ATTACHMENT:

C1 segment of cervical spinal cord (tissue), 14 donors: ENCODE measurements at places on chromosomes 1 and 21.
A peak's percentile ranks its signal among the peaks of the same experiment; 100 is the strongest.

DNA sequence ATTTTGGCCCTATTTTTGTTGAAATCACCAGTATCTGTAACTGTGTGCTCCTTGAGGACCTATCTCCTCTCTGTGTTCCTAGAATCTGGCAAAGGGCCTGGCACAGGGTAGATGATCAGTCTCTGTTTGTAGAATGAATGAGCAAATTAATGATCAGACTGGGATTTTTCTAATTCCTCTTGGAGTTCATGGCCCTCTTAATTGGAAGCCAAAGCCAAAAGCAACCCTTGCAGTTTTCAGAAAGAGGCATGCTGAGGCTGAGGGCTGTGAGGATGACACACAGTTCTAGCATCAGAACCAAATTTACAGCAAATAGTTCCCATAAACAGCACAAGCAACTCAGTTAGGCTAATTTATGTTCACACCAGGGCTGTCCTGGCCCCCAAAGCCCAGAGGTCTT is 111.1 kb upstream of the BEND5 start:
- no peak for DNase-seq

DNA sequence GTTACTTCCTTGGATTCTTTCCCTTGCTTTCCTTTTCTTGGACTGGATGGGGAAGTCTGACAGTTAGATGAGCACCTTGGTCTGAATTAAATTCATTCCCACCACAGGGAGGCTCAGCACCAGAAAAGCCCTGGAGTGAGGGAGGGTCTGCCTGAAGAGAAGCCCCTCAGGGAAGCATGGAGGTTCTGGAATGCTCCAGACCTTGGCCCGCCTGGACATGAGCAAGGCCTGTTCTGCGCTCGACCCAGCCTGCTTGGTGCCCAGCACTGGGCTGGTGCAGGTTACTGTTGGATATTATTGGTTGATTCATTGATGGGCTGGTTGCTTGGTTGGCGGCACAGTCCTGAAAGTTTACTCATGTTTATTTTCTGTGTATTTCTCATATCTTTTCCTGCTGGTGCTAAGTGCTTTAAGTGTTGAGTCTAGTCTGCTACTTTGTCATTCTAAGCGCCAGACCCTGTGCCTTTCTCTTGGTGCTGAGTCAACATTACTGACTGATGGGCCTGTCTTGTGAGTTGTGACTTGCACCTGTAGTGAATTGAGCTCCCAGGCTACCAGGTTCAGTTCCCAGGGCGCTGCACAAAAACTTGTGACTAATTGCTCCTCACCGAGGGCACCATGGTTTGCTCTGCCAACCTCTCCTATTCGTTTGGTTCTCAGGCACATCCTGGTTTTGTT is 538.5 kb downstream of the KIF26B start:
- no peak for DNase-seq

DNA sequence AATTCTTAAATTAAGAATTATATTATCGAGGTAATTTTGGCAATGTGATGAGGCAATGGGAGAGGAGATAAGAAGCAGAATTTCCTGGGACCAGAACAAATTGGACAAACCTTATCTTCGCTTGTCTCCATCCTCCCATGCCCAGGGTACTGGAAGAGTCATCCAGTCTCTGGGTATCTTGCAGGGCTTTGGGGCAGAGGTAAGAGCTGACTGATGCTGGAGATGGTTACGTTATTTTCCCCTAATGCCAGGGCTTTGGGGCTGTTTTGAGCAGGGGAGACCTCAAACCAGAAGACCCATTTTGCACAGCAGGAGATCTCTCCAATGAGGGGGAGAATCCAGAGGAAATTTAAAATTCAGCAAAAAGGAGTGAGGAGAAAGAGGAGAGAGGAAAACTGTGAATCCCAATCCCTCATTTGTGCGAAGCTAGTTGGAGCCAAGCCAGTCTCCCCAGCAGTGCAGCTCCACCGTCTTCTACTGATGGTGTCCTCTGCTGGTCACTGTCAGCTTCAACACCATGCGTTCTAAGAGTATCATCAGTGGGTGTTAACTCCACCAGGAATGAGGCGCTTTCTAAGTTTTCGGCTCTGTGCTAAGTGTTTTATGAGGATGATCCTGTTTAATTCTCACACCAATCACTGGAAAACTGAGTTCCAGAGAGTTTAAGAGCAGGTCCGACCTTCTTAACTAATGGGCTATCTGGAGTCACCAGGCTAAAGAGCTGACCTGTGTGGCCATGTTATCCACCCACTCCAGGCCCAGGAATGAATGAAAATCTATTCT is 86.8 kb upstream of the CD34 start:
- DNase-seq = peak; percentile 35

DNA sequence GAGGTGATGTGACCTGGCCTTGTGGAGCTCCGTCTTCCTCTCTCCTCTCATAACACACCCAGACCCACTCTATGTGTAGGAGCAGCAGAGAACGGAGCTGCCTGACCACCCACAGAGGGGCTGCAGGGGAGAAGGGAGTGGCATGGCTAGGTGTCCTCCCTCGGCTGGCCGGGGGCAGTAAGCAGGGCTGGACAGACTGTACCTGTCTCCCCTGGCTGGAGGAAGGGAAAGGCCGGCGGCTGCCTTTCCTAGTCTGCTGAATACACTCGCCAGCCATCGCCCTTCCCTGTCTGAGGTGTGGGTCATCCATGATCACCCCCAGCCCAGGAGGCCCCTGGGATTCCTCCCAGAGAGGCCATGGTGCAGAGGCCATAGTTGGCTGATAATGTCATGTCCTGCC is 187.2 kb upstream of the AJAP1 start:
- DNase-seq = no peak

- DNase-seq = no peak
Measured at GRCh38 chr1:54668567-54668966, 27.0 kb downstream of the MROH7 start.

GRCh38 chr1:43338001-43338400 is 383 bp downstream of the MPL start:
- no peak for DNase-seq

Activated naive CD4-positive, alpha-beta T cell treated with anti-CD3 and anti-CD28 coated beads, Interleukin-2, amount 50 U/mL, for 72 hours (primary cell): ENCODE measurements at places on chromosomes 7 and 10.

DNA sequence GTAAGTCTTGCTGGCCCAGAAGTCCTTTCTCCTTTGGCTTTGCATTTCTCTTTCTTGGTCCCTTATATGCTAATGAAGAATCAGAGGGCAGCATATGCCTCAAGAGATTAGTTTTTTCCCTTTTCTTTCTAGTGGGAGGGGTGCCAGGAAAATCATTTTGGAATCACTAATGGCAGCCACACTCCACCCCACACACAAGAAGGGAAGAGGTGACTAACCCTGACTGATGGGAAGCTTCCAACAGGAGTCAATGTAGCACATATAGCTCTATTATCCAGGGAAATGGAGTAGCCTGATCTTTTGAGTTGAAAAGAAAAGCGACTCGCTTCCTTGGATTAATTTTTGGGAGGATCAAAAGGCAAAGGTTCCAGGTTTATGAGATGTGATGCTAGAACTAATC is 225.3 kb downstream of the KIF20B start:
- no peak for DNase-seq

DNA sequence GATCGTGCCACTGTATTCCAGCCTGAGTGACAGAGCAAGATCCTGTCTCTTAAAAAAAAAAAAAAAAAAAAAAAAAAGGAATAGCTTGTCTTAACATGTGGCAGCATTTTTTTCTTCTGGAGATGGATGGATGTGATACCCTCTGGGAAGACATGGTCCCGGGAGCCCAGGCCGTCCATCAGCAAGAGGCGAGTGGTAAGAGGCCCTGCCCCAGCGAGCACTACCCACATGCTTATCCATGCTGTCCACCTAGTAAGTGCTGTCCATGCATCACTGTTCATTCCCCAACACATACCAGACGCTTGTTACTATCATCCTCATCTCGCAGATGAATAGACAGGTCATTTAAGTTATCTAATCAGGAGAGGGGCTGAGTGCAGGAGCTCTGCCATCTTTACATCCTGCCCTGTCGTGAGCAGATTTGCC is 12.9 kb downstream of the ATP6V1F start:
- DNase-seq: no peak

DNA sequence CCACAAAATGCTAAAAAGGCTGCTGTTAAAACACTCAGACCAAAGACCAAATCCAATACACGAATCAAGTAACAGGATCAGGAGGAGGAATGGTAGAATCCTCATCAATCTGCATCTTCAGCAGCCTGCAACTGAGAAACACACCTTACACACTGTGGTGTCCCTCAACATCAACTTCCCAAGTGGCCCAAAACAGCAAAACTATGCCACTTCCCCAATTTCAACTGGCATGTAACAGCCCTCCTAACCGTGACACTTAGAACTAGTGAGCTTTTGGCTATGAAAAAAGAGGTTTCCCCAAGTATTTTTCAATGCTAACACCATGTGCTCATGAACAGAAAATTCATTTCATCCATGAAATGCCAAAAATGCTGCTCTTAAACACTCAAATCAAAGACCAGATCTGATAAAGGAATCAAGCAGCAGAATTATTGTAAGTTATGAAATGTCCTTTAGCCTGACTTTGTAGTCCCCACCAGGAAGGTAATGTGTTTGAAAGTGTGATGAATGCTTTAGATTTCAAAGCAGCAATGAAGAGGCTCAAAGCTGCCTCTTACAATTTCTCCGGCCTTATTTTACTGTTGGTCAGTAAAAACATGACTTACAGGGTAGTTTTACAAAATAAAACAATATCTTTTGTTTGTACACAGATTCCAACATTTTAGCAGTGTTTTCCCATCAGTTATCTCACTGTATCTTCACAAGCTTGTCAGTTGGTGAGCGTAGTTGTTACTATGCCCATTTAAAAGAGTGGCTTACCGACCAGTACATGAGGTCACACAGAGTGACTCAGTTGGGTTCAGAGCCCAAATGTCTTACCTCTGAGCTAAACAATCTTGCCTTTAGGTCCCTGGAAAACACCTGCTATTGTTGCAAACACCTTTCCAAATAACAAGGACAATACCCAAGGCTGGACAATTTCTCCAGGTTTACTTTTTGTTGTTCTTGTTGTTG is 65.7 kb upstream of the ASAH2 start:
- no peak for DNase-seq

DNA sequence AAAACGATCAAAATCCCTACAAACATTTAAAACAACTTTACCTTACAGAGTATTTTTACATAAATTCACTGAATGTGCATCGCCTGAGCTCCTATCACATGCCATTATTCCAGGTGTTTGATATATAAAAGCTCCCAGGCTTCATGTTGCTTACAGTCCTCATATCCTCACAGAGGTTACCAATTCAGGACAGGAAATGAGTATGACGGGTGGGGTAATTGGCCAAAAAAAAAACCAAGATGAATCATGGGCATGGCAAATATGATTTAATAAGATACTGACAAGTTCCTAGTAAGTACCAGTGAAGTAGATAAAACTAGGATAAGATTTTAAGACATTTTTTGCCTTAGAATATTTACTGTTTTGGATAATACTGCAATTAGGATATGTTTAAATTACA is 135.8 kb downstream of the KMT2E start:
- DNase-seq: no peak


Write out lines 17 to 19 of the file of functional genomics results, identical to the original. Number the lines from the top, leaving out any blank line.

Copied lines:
- no peak for DNase-seq

DNA sequence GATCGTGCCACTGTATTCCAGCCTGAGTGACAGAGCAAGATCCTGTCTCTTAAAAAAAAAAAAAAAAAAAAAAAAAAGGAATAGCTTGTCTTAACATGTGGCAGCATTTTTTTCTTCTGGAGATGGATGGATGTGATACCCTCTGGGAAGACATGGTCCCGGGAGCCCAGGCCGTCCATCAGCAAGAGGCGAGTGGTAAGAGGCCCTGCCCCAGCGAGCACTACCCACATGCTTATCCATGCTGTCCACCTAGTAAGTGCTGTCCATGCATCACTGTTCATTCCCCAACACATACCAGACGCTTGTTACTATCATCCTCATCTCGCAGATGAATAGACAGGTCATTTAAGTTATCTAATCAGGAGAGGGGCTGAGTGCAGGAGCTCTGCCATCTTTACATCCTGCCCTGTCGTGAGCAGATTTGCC is 12.9 kb downstream of the ATP6V1F start:
- DNase-seq: no peak